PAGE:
Auto Battle games were the craze of 2019. The genre blew up because of its accessibility to casuals despite being hosted by companies that made MOBA games, while also presenting a great amount of competitive play for the true strategists out there.

A year ago, the way that Auto Battle genres blew up was similar to the Battle Royale craze. This met the players’ fantasy of not having to need to invest a lot of time to get into the meat and potatoes of the game—even casuals can experience the full potential of the game and choose to stay to study more compositions and combinations that will give them the win.

As time passed, the myriad of Auto Chess-like games were tested by time, and now only few are able to stay afloat with a dedicated playerbase. Unfortunately, Valve was not one of those, and let’s take a trip to memory lane and see how Dota 2 was a platform that pioneered (and ultimately flopped) the genre.

Dota Auto Chess

Dota Auto Chess was a custom map made by Drodo Studio, made with Dota 2’s tools for modded gameplay. Released in January 2019, it slowly crept its way to stardom with its simplistic but also in-depth playstyle, hence the name “Auto Chess”. It attracted casuals and competitive folk alike, and was even the sole reason for Dota 2’s spike in player count by 23% about two months after its conception.

In Dota Auto Chess, pieces are represented by different heroes that possess different abilities and belonging to a specific race. When several of a race is on board, special effects come into play that grants various buffs to the units. Players can adjust the way their pieces are positioned to create a formation. Besides that, the “Auto” part comes into play as players can sit back and watch the battle unfold.

Drodo Studio created a game so popular among both casuals and competitors that it’s the first of its kind in the newly made genre of auto battlers, prompting Twitch to create a channel dedicated for Dota Auto Chess. If a streaming giant like Twitch made such a move, it has to speak volumes for the huge impact that it has on the gaming scene.

The rise of Teamfight Tactics and other auto battlers

Thanks to the success of Dota Auto Chess, other companies wouldn’t allow them to hoard all the success. Competition started to rise in the middle of 2019, with League of Legends, Dota 2’s sworn rival, announcing their own take in the auto battle genre: Teamfight Tactics.

What differentiates Teamfight Tactics from Dota Auto Chess is the more casual approach to things, coupled with an overall faster game time at about the same time as the average League game. In addition, it uses the beloved heroes from the League of Legends game, and specific pieces are added to a race with a matching skin, creating an immersive experience.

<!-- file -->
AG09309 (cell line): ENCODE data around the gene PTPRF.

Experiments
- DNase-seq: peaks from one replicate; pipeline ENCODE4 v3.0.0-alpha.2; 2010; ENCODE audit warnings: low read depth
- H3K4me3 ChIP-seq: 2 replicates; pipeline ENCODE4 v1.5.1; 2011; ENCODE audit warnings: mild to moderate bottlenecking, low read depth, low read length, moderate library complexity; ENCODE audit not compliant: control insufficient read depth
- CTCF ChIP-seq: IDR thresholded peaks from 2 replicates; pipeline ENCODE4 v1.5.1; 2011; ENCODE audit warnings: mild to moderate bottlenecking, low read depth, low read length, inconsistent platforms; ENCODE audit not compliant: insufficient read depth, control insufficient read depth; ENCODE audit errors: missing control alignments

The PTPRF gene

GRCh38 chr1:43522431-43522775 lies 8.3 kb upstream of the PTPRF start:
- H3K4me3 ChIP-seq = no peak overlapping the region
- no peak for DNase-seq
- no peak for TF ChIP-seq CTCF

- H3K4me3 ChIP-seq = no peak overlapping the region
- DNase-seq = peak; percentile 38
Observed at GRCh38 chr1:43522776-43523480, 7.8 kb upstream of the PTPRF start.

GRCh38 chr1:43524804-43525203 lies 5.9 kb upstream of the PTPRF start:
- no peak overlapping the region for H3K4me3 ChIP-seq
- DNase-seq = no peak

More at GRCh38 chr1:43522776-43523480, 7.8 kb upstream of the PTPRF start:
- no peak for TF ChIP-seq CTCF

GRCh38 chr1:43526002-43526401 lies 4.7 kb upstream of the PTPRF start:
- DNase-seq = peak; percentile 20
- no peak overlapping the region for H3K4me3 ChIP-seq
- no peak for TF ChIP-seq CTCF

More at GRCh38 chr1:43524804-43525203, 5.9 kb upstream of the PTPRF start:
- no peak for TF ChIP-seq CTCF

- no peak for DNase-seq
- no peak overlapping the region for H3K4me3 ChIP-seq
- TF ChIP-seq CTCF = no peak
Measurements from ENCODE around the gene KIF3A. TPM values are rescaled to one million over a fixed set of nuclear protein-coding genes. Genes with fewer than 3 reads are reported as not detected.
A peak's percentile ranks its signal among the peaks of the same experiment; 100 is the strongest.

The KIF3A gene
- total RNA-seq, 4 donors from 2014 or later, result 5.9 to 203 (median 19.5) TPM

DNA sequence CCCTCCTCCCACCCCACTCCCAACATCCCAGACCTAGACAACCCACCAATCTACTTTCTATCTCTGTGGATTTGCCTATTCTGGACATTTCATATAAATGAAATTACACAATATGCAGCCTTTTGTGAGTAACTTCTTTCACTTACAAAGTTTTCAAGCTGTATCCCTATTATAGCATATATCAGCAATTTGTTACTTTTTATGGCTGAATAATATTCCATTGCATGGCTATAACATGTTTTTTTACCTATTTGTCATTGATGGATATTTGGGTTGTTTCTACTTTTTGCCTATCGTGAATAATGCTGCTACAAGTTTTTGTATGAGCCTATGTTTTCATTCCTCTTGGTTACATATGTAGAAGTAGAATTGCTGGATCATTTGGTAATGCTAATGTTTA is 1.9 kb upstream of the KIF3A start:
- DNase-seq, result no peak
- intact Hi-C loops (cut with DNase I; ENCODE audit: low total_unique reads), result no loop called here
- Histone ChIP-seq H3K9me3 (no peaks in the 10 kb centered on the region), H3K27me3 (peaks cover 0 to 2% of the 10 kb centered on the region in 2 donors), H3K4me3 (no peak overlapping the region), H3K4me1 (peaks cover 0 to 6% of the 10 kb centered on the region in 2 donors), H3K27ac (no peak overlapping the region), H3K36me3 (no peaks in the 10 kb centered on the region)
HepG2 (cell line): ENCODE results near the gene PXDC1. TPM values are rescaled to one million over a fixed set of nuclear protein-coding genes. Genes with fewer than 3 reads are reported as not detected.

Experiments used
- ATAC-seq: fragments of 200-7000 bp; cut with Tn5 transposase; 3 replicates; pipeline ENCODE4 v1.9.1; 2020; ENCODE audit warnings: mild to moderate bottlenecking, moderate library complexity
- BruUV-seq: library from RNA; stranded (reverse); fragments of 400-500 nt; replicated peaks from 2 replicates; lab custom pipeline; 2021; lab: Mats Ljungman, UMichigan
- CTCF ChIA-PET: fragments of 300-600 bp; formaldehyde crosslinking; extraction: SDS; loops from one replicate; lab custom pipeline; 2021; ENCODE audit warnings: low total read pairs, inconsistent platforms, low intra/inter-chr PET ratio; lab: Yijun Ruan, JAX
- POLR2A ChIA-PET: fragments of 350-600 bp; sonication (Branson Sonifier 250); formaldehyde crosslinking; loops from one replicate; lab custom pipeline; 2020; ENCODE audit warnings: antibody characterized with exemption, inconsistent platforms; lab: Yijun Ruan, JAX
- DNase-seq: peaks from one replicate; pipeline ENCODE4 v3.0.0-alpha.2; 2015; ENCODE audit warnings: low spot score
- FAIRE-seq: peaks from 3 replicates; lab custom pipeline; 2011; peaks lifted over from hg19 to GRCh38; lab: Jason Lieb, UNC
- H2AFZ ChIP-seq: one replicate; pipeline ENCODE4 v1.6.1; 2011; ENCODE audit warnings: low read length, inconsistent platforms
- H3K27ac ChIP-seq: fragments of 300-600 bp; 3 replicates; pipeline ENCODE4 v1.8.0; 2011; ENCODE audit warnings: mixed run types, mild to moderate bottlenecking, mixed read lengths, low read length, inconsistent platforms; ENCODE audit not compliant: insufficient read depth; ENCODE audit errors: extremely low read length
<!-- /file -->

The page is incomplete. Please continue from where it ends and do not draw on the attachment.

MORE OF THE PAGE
Coupled with their massive playerbase and more casual approach, Riot Games made a successful competition to Dota Auto Chess, and reported a whopping 33 million global player count monthly. 

Other auto battlers also came to the scene in the following months, mostly for the mobile gaming demographic. Tencent’s Chess Rush, Auto Chess VNG (the mobile adaptation of Dota Auto Chess), and many more rip-offs came to light to capitalize on the success of the auto battler genre, but there’s one specific game that showed how hard it actually is to try and capitalize on the trend: Valve’s Dota Underlords.

The failure that is Dota Underlords

Dota Underlords was Valve’s stand-alone take on the auto battler genre. While it sounds counterintuitive that they would make their own auto battler when Dota Auto Chess is a thing, it’s because Valve failed to make a deal with Drodo Studio, the creator of Dota Auto Chess, in trying to make a standalone version through collaboration.

Looking at the Steam Charts for Dota Underlords, it peaked at 202,000 players and had about 77,000 average players on its first month. The trend went downhill from there until early 2020, but resumed its downhill thread soon after. As of July 2020, it only had a peak of about 9,000 players and an average of about 5,300 players.

While Dota Auto Chess was the pioneer and Teamfight Tactics made their own very unique take, Dota Underlords did not have much to distinguish it from all the other auto battlers. Valve claims that it is much more accessible to newer players, but in the grand scheme of things, there was no good reason to ditch Dota Auto Chess for Dota Underlords.

This is not the first time Valve tried to create a game to catch the market and failed miserably. Artifact, Valve’s own take on the collectible card game genre, almost lost its entire playerbase a few months after its release. Despite the designer of the game being the same person who created Magic: The Gathering, the early reception of the game was abysmal with Valve’s pay-to-win mechanics—a huge turn-off to modern gaming.

Do you think Valve could have taken better steps to developing a better game as successful as Dota 2?